Brainstorming with Google

by Allen Wyatt
(last updated October 24, 2013)

4

There are many times when I need to brainstorm similar terms. For instance, I may want to develop a list of holidays or pull together a list of actors and actresses. (You never know when you need to invite an actor or actress over for a holiday.) For just such times, Sheets provides a very cool feature that can help with the brainstorming. Try these steps:

  1. Open a new spreadsheet.
  2. In cell A1 place a holiday name, such as "independence day."
  3. In cell A2 place another holiday name, such as "labor day."
  4. Select A1:A2.
  5. Hold down the Ctrl key and drag the fill handle downward. (If you are using a Mac, hold down the Option key as you drag.)

When you release the fill handle, after a short time you'll see a bunch of other holidays appear in the selected cells. (See Figure 1.)

Figure 1. Google helps you brainstorm similar concepts.

Note that all the terms provided by Google are lowercase. Note, as well, that steps 2 and 3, above, indicated that you should enter the holiday names in lowercase. While you can enter them in uppercase or with the initial letters capitalized, Google will likely (in that instance) return the same holiday names in lowercase, thereby ensuring duplicates in your list.

This approach doesn't just work with holiday names. You can pick just about any two or three related terms or phrases and use the same technique to generate related terms and phrases. (For instance, put a few actors' names in the cells and let Google brainstorm. Or a couple of Star Trek character names. Or a couple of car models. Cool stuff.) Apparently Google pulls these related terms and phrases from its vast collection of search terms and web crawling experience, using a technology dubbed "Google Sets."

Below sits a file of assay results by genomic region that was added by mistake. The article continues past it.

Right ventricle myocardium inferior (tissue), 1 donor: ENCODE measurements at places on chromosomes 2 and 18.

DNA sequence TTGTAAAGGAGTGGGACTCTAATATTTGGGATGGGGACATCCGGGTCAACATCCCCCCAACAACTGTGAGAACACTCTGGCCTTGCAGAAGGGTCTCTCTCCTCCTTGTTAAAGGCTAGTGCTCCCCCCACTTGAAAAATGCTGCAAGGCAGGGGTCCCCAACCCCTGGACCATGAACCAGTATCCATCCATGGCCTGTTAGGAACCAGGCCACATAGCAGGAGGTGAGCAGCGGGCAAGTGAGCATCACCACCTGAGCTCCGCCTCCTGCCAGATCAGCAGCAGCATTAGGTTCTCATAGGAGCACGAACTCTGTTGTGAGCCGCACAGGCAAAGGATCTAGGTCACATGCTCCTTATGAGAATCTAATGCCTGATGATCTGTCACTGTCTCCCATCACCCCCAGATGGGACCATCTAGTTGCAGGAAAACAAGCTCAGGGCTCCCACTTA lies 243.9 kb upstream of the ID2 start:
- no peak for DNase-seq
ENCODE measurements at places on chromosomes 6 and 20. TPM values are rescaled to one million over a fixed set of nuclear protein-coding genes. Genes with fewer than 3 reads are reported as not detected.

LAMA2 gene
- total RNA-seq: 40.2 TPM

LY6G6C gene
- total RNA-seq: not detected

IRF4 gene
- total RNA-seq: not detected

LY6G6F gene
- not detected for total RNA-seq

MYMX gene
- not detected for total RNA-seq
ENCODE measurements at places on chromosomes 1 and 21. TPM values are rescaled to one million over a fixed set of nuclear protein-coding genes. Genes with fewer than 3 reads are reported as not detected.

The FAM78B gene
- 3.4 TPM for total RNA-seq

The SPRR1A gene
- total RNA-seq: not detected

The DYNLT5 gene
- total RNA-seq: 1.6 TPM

Author Bio

Allen Wyatt

With more than 50 non-fiction books and numerous magazine articles to his credit, Allen Wyatt is an internationally recognized author. He is president of Sharon Parq Associates, a computer and publishing services company. ...

MORE FROM ALLEN

Understanding Default Tab Stops

Ever wonder how Word determines the default setting for each tab stop in your document? This article should satisfy any ...

Discover More

Changing Orientations within a Single Printout

Excel allows you to print out information in either portrait or landscape orientation, but what if you need both types of ...

Discover More

Finding Quoted Text in VBA

Macros are created for all sorts of purposes in creating, editing, and processing documents. You might want to use a ...

Discover More
More DriveTips

Deleting a Comment from a Cell

If you no longer have a need for a particular comment in a cell, you'll want to get rid of it. Here are a couple of ways ...

Discover More

Saving a Spreadsheet Locally in a Non-Sheets Format

Need to share your spreadsheet with others who may not be using Google Sheets? Here's an easy way to export your ...

Discover More

Adding a Comment to a Cell

Comments can help document what is going on in a spreadsheet. Here's how to easily add comments to individual cells.

Discover More
Comments

If you would like to add an image to your comment (not an avatar, but an image to help in making the point of your comment), include the characters [{fig}] in your comment text. You’ll be prompted to upload your image when you submit the comment. Maximum image size is 6Mpixels. Images larger than 600px wide or 1000px tall will be reduced. Up to three images may be included in a comment. All images are subject to review. Commenting privileges may be curtailed if inappropriate images are posted.

What is 8 + 6?

2013-10-24 23:03:32

Glenn

Great tip, this will be handy for quickly generating random names/text for use in Excel (VBA testing etc).


2013-10-24 12:42:28

Juston

Cool tip!


2013-10-24 10:57:09

Brian Handly

Edward: This tip is for Google's "Sheet" software, not Microsoft's Excel software.


2013-10-24 09:06:16

Edward Bucnis

I have Excel 2010 and this tip doesn't work for me. What do I need? Thanks.